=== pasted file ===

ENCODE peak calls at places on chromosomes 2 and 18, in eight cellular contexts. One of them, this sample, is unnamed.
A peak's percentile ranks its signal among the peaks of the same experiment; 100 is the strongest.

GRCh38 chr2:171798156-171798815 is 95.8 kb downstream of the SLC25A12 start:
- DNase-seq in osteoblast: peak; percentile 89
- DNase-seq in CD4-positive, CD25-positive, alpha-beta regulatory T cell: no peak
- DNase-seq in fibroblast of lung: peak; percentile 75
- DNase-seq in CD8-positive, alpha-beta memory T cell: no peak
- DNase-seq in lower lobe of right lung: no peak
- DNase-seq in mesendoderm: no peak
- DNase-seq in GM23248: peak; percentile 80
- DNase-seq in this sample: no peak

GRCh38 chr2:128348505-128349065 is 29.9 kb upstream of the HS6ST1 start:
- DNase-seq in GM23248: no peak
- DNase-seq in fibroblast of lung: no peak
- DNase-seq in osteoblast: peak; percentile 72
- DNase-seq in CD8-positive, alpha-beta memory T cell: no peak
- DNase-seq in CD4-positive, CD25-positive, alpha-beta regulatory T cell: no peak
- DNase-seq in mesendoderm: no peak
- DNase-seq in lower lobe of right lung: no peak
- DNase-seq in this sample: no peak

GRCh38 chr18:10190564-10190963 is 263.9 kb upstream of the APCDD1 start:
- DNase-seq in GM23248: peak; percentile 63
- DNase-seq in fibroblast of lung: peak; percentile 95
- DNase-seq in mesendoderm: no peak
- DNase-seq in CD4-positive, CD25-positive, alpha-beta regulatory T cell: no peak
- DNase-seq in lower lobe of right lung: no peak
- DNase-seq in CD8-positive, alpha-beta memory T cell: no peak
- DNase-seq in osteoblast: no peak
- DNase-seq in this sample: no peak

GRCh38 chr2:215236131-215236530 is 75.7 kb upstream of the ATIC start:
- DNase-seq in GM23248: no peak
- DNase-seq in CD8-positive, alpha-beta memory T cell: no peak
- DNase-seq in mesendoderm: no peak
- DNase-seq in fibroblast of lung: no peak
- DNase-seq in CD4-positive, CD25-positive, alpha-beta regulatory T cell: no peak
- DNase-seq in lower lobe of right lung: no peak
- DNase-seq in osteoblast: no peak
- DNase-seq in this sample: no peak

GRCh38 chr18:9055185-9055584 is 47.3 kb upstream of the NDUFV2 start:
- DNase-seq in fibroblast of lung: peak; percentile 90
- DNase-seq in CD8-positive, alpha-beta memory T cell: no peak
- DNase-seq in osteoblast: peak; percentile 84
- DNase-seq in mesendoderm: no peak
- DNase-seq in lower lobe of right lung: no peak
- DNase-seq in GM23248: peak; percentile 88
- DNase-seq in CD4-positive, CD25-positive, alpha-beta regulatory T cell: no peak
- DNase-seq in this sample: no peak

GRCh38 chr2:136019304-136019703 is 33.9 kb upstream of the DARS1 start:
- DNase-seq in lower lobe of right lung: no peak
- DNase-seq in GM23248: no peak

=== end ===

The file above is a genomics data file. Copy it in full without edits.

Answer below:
ENCODE peak calls at places on chromosomes 2 and 18, in eight cellular contexts. One of them, this sample, is unnamed.
A peak's percentile ranks its signal among the peaks of the same experiment; 100 is the strongest.

GRCh38 chr2:171798156-171798815 is 95.8 kb downstream of the SLC25A12 start:
- DNase-seq in osteoblast: peak; percentile 89
- DNase-seq in CD4-positive, CD25-positive, alpha-beta regulatory T cell: no peak
- DNase-seq in fibroblast of lung: peak; percentile 75
- DNase-seq in CD8-positive, alpha-beta memory T cell: no peak
- DNase-seq in lower lobe of right lung: no peak
- DNase-seq in mesendoderm: no peak
- DNase-seq in GM23248: peak; percentile 80
- DNase-seq in this sample: no peak

GRCh38 chr2:128348505-128349065 is 29.9 kb upstream of the HS6ST1 start:
- DNase-seq in GM23248: no peak
- DNase-seq in fibroblast of lung: no peak
- DNase-seq in osteoblast: peak; percentile 72
- DNase-seq in CD8-positive, alpha-beta memory T cell: no peak
- DNase-seq in CD4-positive, CD25-positive, alpha-beta regulatory T cell: no peak
- DNase-seq in mesendoderm: no peak
- DNase-seq in lower lobe of right lung: no peak
- DNase-seq in this sample: no peak

GRCh38 chr18:10190564-10190963 is 263.9 kb upstream of the APCDD1 start:
- DNase-seq in GM23248: peak; percentile 63
- DNase-seq in fibroblast of lung: peak; percentile 95
- DNase-seq in mesendoderm: no peak
- DNase-seq in CD4-positive, CD25-positive, alpha-beta regulatory T cell: no peak
- DNase-seq in lower lobe of right lung: no peak
- DNase-seq in CD8-positive, alpha-beta memory T cell: no peak
- DNase-seq in osteoblast: no peak
- DNase-seq in this sample: no peak

GRCh38 chr2:215236131-215236530 is 75.7 kb upstream of the ATIC start:
- DNase-seq in GM23248: no peak
- DNase-seq in CD8-positive, alpha-beta memory T cell: no peak
- DNase-seq in mesendoderm: no peak
- DNase-seq in fibroblast of lung: no peak
- DNase-seq in CD4-positive, CD25-positive, alpha-beta regulatory T cell: no peak
- DNase-seq in lower lobe of right lung: no peak
- DNase-seq in osteoblast: no peak
- DNase-seq in this sample: no peak

GRCh38 chr18:9055185-9055584 is 47.3 kb upstream of the NDUFV2 start:
- DNase-seq in fibroblast of lung: peak; percentile 90
- DNase-seq in CD8-positive, alpha-beta memory T cell: no peak
- DNase-seq in osteoblast: peak; percentile 84
- DNase-seq in mesendoderm: no peak
- DNase-seq in lower lobe of right lung: no peak
- DNase-seq in GM23248: peak; percentile 88
- DNase-seq in CD4-positive, CD25-positive, alpha-beta regulatory T cell: no peak
- DNase-seq in this sample: no peak

GRCh38 chr2:136019304-136019703 is 33.9 kb upstream of the DARS1 start:
- DNase-seq in lower lobe of right lung: no peak
- DNase-seq in GM23248: no peak